I just finished reading Mansfield Park by Jane Austen. The following is one of the interesting quotes I came across. The thoughts are of a father reflecting on how he brought up his daughters, who, although they received an excellent education, came to moral ruin.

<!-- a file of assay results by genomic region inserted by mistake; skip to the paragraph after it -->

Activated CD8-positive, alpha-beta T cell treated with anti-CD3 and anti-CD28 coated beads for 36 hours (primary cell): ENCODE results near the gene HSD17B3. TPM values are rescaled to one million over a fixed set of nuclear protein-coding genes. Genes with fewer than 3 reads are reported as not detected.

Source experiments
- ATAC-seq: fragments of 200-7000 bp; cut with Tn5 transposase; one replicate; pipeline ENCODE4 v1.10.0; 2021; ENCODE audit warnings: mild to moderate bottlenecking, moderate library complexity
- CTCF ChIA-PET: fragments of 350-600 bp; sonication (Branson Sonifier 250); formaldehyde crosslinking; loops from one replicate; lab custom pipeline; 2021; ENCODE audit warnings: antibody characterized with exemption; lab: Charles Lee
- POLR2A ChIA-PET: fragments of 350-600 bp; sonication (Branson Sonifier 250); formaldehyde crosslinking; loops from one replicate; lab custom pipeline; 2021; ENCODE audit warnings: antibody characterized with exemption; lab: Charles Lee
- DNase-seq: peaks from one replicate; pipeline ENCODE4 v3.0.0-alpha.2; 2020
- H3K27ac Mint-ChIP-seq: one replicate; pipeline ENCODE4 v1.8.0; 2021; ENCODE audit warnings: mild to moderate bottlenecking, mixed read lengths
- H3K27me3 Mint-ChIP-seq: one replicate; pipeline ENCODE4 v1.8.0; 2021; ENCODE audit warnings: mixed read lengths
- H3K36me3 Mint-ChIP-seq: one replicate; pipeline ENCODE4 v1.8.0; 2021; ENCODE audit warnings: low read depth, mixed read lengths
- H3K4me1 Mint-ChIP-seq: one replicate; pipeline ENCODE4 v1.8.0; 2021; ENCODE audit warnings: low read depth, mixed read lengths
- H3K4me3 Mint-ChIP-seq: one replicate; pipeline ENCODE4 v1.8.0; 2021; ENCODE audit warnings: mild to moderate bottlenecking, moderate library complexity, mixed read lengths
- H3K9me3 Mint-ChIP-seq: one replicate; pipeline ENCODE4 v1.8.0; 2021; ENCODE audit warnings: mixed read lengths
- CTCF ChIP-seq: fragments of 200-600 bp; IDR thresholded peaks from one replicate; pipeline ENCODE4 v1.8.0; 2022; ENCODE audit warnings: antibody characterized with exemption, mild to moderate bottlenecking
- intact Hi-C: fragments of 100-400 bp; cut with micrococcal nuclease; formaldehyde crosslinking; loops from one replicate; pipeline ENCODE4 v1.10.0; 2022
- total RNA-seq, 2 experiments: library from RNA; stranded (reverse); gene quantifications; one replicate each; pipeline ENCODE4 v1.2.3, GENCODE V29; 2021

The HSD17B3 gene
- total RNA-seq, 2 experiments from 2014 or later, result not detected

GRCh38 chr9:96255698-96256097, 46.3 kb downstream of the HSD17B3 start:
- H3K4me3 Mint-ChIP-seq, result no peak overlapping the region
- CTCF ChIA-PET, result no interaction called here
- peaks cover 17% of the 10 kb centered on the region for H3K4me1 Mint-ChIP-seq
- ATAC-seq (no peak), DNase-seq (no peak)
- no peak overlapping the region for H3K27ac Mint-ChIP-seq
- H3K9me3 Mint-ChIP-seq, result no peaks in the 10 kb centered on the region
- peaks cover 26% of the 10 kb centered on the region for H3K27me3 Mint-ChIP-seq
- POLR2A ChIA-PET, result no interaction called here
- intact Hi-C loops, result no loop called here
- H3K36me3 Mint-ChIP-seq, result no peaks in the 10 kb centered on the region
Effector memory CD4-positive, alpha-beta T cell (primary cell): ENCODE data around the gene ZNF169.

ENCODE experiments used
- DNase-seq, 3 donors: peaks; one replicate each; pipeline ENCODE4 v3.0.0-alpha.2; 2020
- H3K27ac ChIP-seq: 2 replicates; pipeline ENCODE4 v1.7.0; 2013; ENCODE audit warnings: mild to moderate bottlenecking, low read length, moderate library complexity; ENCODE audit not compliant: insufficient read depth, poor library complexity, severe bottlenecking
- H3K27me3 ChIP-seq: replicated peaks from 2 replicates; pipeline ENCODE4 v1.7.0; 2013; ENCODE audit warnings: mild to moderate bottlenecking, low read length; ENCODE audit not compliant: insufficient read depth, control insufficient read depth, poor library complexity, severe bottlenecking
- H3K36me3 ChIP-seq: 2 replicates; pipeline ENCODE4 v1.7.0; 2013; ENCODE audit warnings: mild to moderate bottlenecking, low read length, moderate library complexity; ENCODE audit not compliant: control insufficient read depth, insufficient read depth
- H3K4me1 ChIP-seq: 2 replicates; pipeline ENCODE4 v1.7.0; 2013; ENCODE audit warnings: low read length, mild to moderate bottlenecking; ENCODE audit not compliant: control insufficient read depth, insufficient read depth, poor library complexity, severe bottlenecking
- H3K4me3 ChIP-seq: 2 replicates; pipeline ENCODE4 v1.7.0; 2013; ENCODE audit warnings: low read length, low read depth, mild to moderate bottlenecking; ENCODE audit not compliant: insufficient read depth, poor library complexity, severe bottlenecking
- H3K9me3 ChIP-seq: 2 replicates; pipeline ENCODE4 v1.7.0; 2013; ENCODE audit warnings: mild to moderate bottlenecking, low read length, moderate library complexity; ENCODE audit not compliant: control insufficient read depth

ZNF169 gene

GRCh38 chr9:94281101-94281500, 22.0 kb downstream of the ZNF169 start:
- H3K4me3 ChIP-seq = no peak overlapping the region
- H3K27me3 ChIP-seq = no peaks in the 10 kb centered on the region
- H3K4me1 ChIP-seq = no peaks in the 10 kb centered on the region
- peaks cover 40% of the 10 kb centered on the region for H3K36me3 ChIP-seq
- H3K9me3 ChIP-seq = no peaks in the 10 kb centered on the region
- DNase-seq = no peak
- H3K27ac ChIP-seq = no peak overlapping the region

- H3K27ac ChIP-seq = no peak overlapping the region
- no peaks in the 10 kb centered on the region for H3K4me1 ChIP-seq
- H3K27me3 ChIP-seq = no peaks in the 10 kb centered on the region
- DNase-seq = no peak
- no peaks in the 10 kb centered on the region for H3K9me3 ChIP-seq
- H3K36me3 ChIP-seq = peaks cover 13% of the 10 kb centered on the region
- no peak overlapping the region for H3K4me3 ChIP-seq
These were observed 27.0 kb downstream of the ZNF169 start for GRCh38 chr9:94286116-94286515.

"Here had been grievous mismanagement; but, bad as it was, he gradually grew to feel that it had not been the most direful mistake in his plan of education. Something must have been wanting within, or time would have worn away much of its ill effect. He feared that principle, active principle, had been wanting; that they had never been properly taught to govern their inclinations and tempers by that sense of duty which can alone suffice. They had been instructed theoretically in their religion, but never required to bring it into daily practice. To be distinguished for elegance and accomplishments- the authorised object of their youth- could have had no useful influence that way, no moral effect on the mind. He had meant them to be good, but his cares had been directed to the understanding and manner, not the disposition; and of the necessity of self-denial and humility he feared they had never heard from any lips that could profit them."